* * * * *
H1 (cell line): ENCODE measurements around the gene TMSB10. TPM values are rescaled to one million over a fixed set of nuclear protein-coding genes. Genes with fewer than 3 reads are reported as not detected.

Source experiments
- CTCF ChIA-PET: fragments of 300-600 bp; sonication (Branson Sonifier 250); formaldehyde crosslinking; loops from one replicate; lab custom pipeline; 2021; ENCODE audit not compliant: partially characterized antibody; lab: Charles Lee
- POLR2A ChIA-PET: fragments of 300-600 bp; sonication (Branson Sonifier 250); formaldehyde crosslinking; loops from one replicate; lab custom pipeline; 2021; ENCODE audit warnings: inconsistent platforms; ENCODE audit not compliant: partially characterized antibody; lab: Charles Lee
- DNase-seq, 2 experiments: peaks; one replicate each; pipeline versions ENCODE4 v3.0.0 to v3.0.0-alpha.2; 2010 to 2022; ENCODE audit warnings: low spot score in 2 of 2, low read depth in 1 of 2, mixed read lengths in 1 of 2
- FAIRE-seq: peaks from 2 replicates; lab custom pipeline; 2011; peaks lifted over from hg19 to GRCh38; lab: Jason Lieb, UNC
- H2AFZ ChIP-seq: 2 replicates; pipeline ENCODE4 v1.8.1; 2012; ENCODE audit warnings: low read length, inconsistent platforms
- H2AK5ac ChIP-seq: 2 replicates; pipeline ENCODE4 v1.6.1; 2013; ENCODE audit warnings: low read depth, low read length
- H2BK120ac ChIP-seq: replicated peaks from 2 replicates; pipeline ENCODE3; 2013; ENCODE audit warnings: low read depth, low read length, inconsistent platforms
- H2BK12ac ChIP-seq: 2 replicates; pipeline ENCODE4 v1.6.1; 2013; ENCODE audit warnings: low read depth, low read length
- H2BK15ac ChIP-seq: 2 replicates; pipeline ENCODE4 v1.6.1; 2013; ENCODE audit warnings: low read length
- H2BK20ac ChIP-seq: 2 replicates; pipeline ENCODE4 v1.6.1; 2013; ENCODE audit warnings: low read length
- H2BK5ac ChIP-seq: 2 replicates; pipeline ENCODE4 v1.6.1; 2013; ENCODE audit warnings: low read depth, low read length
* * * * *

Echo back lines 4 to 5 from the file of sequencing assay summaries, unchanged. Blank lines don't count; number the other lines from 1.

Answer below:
- POLR2A ChIA-PET: fragments of 300-600 bp; sonication (Branson Sonifier 250); formaldehyde crosslinking; loops from one replicate; lab custom pipeline; 2021; ENCODE audit warnings: inconsistent platforms; ENCODE audit not compliant: partially characterized antibody; lab: Charles Lee
- DNase-seq, 2 experiments: peaks; one replicate each; pipeline versions ENCODE4 v3.0.0 to v3.0.0-alpha.2; 2010 to 2022; ENCODE audit warnings: low spot score in 2 of 2, low read depth in 1 of 2, mixed read lengths in 1 of 2